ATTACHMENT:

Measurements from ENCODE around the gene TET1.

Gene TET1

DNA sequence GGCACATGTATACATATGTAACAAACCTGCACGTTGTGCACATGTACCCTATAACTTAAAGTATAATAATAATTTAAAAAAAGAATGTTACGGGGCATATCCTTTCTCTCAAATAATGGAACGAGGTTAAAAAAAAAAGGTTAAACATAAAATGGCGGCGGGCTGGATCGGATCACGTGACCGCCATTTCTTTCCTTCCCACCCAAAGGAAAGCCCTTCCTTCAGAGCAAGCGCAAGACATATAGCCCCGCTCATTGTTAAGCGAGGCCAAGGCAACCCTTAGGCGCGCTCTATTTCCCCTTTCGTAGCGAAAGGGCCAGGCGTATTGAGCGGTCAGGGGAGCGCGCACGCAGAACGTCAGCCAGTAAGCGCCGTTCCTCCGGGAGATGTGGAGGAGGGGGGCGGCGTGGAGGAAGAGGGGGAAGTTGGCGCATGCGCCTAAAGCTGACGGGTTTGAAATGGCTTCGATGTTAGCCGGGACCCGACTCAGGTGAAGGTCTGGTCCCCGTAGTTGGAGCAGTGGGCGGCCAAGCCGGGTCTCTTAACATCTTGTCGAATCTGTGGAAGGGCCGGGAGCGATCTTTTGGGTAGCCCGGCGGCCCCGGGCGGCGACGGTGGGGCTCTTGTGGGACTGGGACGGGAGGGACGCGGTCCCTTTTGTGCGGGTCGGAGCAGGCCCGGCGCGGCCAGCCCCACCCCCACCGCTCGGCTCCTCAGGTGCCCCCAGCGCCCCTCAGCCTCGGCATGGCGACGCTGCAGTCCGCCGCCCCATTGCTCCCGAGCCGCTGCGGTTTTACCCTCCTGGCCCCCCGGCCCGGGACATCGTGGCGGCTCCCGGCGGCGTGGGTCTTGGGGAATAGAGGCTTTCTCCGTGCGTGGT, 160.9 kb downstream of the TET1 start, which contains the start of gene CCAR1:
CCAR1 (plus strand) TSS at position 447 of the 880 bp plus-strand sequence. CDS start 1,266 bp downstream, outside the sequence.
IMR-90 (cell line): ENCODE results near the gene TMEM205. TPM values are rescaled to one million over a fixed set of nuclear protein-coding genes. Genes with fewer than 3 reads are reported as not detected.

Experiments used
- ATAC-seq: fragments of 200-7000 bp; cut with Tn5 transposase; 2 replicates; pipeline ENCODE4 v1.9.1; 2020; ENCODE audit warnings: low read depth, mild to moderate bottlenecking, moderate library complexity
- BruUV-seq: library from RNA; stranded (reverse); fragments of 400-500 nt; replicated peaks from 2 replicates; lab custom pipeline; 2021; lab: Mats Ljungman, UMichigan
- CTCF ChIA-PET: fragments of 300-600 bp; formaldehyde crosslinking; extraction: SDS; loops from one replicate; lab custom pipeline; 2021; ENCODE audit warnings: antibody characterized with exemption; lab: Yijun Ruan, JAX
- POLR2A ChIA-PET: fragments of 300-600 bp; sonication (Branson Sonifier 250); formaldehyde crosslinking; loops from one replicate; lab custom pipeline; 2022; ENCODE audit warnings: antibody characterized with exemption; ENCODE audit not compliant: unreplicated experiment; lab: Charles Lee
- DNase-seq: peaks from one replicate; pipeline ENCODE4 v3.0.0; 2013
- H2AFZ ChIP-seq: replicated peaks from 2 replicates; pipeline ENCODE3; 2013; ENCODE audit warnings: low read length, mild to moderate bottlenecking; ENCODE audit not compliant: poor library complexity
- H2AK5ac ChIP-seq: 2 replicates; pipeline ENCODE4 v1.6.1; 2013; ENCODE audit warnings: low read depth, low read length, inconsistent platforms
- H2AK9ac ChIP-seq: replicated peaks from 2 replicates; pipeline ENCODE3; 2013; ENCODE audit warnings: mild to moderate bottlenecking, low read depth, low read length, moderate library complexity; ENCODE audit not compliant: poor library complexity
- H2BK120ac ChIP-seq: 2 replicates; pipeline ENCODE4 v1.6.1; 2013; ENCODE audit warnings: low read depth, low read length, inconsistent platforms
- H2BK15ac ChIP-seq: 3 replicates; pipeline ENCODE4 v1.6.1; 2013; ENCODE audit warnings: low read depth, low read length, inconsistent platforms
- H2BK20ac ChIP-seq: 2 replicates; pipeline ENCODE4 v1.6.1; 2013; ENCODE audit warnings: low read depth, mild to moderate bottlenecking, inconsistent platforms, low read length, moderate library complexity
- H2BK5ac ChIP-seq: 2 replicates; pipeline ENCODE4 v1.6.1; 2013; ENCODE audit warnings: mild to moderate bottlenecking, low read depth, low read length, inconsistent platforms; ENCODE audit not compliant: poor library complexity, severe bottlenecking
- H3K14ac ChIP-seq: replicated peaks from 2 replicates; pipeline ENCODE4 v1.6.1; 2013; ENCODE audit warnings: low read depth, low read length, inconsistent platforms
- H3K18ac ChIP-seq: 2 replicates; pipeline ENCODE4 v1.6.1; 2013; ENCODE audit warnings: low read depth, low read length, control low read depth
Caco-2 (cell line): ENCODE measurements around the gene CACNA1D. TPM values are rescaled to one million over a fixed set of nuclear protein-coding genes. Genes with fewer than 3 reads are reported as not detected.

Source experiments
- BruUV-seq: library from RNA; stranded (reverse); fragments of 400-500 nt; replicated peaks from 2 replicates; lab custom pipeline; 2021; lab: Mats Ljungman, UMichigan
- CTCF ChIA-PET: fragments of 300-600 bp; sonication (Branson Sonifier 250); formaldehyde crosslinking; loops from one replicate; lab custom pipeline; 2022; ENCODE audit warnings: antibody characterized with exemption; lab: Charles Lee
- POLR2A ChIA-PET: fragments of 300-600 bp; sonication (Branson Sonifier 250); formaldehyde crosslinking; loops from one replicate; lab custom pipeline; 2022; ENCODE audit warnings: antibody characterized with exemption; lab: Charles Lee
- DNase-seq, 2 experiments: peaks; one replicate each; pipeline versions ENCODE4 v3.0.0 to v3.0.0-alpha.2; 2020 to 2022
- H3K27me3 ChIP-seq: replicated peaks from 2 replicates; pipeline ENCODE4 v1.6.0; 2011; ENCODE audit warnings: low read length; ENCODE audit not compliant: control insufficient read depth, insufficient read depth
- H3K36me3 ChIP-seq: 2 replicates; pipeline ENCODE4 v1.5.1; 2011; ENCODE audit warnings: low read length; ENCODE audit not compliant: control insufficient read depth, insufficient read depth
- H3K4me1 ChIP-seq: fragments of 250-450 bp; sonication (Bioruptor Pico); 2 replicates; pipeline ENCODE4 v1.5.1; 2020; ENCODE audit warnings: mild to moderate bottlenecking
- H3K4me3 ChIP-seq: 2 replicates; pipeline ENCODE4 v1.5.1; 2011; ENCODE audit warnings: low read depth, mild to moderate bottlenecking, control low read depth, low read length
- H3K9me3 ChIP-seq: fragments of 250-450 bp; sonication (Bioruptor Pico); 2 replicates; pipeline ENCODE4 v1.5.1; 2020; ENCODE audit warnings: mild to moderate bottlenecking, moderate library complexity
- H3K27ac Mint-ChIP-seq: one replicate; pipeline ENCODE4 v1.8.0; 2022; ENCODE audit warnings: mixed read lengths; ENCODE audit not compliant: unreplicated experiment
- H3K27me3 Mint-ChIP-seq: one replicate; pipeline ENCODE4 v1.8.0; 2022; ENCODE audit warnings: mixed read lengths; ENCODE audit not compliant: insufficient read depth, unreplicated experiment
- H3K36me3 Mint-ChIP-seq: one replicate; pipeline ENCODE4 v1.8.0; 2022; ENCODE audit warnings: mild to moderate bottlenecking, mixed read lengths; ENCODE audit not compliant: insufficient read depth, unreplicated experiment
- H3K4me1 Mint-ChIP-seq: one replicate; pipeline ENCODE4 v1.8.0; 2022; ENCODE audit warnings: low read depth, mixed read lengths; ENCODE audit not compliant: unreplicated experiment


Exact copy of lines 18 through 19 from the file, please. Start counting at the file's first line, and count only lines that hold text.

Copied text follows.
- H2BK5ac ChIP-seq: 2 replicates; pipeline ENCODE4 v1.6.1; 2013; ENCODE audit warnings: mild to moderate bottlenecking, low read depth, low read length, inconsistent platforms; ENCODE audit not compliant: poor library complexity, severe bottlenecking
- H3K14ac ChIP-seq: replicated peaks from 2 replicates; pipeline ENCODE4 v1.6.1; 2013; ENCODE audit warnings: low read depth, low read length, inconsistent platforms